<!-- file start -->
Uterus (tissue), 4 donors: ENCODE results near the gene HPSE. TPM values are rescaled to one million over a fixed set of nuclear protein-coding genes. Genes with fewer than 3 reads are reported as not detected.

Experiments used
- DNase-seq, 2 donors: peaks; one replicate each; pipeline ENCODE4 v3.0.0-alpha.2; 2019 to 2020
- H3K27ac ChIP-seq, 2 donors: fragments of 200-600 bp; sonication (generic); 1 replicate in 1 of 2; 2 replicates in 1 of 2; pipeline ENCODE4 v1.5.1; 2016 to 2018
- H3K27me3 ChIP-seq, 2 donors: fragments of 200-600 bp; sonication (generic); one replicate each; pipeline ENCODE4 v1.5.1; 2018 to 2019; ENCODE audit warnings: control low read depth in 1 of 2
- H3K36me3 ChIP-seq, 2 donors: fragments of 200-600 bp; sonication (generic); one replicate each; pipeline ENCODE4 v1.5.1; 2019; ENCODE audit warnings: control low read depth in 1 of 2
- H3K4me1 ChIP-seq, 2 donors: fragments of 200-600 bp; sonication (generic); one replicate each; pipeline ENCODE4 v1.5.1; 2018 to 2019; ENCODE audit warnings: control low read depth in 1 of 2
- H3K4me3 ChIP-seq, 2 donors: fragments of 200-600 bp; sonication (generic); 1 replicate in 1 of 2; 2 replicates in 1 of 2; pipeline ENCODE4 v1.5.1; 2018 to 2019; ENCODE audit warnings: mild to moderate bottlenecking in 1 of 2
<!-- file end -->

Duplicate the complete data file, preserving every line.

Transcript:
Uterus (tissue), 4 donors: ENCODE results near the gene HPSE. TPM values are rescaled to one million over a fixed set of nuclear protein-coding genes. Genes with fewer than 3 reads are reported as not detected.

Experiments used
- DNase-seq, 2 donors: peaks; one replicate each; pipeline ENCODE4 v3.0.0-alpha.2; 2019 to 2020
- H3K27ac ChIP-seq, 2 donors: fragments of 200-600 bp; sonication (generic); 1 replicate in 1 of 2; 2 replicates in 1 of 2; pipeline ENCODE4 v1.5.1; 2016 to 2018
- H3K27me3 ChIP-seq, 2 donors: fragments of 200-600 bp; sonication (generic); one replicate each; pipeline ENCODE4 v1.5.1; 2018 to 2019; ENCODE audit warnings: control low read depth in 1 of 2
- H3K36me3 ChIP-seq, 2 donors: fragments of 200-600 bp; sonication (generic); one replicate each; pipeline ENCODE4 v1.5.1; 2019; ENCODE audit warnings: control low read depth in 1 of 2
- H3K4me1 ChIP-seq, 2 donors: fragments of 200-600 bp; sonication (generic); one replicate each; pipeline ENCODE4 v1.5.1; 2018 to 2019; ENCODE audit warnings: control low read depth in 1 of 2
- H3K4me3 ChIP-seq, 2 donors: fragments of 200-600 bp; sonication (generic); 1 replicate in 1 of 2; 2 replicates in 1 of 2; pipeline ENCODE4 v1.5.1; 2018 to 2019; ENCODE audit warnings: mild to moderate bottlenecking in 1 of 2